One day after Prime Minister Ralph Gonsalves said that Donald Trump could not have been elected to the office he holds in St. Vincent and the Grenadines, a trade Union leader said that the Vincentian leader was very much like his U.S. counterpart.
Speaking at a press conference in Kingstown on Monday about the rise of right wing nationalism, Gonsalves said that political parties in SVG, through their sifting mechanisms, would have eliminated Trump as a candidate.
However, at an unrelated press conference in Kingstown on Monday, Elroy Boucher, president of the Public Service Union, said that the Gonsalves and Trump have much in common.
Boucher said that Gonsalves was caught “off-guard” by the recent court judgment in which the High Court ruled that the Public Service Commission (PSC) failed to comply with specific Public Service Regulations in respect of the non-promotion of five public officers during their respective periods in the public service of St. Vincent and the Grenadines.
“The prime minister clearly has been caught off-guard with this judgment. And I expect, of course — if you notice, the first thing he did was to take himself out, saying he doesn’t have any authority here and the promotions he has authority to make it doesn’t have this kind of issue. That’s the first thing he did,” Boucher told the press conference.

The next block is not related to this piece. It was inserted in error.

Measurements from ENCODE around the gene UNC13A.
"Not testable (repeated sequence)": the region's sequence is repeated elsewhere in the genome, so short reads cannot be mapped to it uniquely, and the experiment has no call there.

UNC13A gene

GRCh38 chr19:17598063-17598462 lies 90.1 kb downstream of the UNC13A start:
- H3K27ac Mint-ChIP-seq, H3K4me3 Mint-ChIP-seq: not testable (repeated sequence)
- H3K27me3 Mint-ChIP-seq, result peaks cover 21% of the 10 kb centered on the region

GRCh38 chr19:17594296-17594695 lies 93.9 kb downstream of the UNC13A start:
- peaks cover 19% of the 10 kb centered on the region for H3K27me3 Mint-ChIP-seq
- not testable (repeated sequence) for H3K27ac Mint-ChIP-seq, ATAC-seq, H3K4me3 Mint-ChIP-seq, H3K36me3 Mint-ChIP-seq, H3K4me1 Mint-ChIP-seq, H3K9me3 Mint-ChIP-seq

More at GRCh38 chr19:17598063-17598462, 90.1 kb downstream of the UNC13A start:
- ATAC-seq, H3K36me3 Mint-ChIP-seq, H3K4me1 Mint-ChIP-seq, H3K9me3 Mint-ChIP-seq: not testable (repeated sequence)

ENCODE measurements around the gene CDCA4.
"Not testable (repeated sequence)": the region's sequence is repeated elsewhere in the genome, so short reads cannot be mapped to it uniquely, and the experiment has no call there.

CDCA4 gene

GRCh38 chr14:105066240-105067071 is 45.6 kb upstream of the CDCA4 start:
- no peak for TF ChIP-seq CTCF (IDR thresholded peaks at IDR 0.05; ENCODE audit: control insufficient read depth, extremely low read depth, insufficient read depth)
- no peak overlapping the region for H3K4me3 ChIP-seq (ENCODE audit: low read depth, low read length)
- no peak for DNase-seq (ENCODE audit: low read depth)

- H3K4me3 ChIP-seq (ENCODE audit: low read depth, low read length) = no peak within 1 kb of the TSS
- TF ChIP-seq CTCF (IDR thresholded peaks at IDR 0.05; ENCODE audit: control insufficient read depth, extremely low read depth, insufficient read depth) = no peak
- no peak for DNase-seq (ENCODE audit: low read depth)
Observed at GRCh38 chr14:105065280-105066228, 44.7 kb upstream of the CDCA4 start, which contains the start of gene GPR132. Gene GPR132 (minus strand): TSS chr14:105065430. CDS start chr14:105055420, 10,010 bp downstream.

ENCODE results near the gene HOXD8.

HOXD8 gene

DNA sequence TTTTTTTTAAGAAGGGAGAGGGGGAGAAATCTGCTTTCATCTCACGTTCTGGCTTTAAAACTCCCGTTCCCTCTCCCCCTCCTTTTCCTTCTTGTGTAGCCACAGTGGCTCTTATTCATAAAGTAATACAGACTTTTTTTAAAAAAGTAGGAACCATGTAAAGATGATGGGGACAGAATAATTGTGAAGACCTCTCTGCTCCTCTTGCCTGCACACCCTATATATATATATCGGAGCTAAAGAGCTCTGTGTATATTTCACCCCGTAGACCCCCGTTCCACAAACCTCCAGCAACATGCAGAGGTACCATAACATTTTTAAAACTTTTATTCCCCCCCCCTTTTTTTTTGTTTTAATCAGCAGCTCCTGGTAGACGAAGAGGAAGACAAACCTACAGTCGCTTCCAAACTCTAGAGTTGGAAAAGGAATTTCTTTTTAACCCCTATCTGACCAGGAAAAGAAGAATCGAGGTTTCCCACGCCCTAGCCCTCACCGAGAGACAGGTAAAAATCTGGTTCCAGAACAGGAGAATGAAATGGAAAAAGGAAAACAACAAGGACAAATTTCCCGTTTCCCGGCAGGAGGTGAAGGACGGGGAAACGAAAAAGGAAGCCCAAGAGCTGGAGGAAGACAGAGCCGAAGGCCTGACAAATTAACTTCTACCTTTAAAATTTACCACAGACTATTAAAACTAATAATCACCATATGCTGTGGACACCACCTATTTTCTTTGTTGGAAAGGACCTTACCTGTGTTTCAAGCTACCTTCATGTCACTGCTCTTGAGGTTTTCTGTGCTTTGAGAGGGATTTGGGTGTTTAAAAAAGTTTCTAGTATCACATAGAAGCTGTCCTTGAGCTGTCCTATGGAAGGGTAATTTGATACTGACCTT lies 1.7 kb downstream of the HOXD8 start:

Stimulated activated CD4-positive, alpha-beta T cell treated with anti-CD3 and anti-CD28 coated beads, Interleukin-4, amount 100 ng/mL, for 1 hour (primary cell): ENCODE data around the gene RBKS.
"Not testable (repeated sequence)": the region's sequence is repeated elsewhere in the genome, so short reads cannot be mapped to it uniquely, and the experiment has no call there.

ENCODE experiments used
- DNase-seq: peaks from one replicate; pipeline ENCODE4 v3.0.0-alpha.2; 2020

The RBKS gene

Asked on Monday to respond to the judgment, Gonsalves said that the PSC’s lawyer could have prepared better for the case.
He further said that the PSC is an independent body and that the court did not say anything about the appointments over which he had constitutional power.
The prime minister further said permanent secretaries and the other immediate supervisors of state workers “need to document what they are doing, which, I think, is what the court asked for”.
However, Boucher said that Gonsalves must take responsibility for the actions of the PSC.
The buck stops with the commission board, not the permanent secretaries. They can suggest, they can recommend. The Constitution gives the power to the Public Service Commission board. Clearly, if you are ultimately responsible, why are going to want to push the blame onto somebody else? And the board is appointed by the prime minister. So he is also culpable in all of this.”
Boucher said that permanent secretaries can make whatever recommendations they want.
“If the Service Commission Board, following the law, discovers that all of the information is not there to make a decision, you direct the permanent secretaries to get the information. You don’t make a decision. And you have a lawyer leading it.
“When I listened to the prime minister yesterday, I will say this: when I listen to him speak on this matter, he reminds me of Donald Trump. If you are a member of Trump’s base, clearly, you will believe everything he says. I am not.”